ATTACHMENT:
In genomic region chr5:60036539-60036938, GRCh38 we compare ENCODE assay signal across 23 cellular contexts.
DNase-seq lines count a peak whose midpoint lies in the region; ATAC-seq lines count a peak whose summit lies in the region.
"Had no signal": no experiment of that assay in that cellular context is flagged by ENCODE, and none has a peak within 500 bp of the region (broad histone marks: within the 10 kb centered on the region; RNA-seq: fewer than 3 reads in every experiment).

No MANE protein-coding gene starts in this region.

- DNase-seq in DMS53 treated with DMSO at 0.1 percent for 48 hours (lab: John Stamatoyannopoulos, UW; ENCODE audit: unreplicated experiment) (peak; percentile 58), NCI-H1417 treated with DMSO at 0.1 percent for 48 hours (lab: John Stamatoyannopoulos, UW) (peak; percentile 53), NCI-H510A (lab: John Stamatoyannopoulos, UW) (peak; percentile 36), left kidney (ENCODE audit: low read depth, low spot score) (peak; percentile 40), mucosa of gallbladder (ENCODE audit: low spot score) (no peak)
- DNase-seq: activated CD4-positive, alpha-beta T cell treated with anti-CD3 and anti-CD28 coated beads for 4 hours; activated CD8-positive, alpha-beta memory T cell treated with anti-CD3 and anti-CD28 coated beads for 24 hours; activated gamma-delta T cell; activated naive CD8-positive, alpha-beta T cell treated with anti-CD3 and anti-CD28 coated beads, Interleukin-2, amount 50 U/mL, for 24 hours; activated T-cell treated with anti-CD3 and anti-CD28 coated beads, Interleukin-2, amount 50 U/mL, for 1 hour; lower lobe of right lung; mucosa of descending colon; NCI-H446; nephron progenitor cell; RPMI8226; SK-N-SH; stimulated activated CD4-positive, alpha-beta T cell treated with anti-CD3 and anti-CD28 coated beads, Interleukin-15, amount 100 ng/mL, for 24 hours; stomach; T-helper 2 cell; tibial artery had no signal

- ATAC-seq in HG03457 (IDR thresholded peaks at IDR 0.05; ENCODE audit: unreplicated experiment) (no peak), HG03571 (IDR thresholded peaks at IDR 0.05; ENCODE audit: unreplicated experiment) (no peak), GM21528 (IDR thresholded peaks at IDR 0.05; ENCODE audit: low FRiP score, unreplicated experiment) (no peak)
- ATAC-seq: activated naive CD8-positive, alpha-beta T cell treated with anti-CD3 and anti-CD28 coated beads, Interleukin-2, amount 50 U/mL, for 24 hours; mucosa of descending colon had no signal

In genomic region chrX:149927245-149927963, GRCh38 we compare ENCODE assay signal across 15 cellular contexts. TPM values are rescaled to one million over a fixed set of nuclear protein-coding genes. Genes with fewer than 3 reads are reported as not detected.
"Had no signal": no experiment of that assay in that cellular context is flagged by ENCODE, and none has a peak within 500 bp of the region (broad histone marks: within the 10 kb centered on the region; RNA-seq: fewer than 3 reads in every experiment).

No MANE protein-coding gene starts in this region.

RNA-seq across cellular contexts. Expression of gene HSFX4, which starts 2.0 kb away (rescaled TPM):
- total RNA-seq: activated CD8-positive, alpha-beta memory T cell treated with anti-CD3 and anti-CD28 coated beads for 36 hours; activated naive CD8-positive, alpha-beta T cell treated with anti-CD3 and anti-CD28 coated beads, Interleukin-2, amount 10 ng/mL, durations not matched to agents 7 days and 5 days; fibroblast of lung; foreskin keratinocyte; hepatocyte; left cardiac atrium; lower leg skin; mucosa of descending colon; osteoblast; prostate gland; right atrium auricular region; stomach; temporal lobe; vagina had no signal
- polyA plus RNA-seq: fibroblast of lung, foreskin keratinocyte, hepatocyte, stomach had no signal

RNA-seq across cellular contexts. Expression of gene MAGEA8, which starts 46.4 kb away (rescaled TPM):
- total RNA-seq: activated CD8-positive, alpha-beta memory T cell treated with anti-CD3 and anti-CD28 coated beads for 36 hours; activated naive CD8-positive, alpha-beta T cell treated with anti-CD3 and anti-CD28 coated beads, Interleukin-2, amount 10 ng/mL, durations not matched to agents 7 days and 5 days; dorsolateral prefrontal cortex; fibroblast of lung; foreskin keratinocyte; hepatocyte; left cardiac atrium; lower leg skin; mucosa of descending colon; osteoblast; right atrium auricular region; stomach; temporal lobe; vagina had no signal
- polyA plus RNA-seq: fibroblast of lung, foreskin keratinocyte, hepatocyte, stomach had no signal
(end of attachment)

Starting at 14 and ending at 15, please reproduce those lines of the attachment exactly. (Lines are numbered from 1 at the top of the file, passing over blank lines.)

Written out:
- polyA plus RNA-seq: fibroblast of lung, foreskin keratinocyte, hepatocyte, stomach had no signal

RNA-seq across cellular contexts. Expression of gene MAGEA8, which starts 46.4 kb away (rescaled TPM):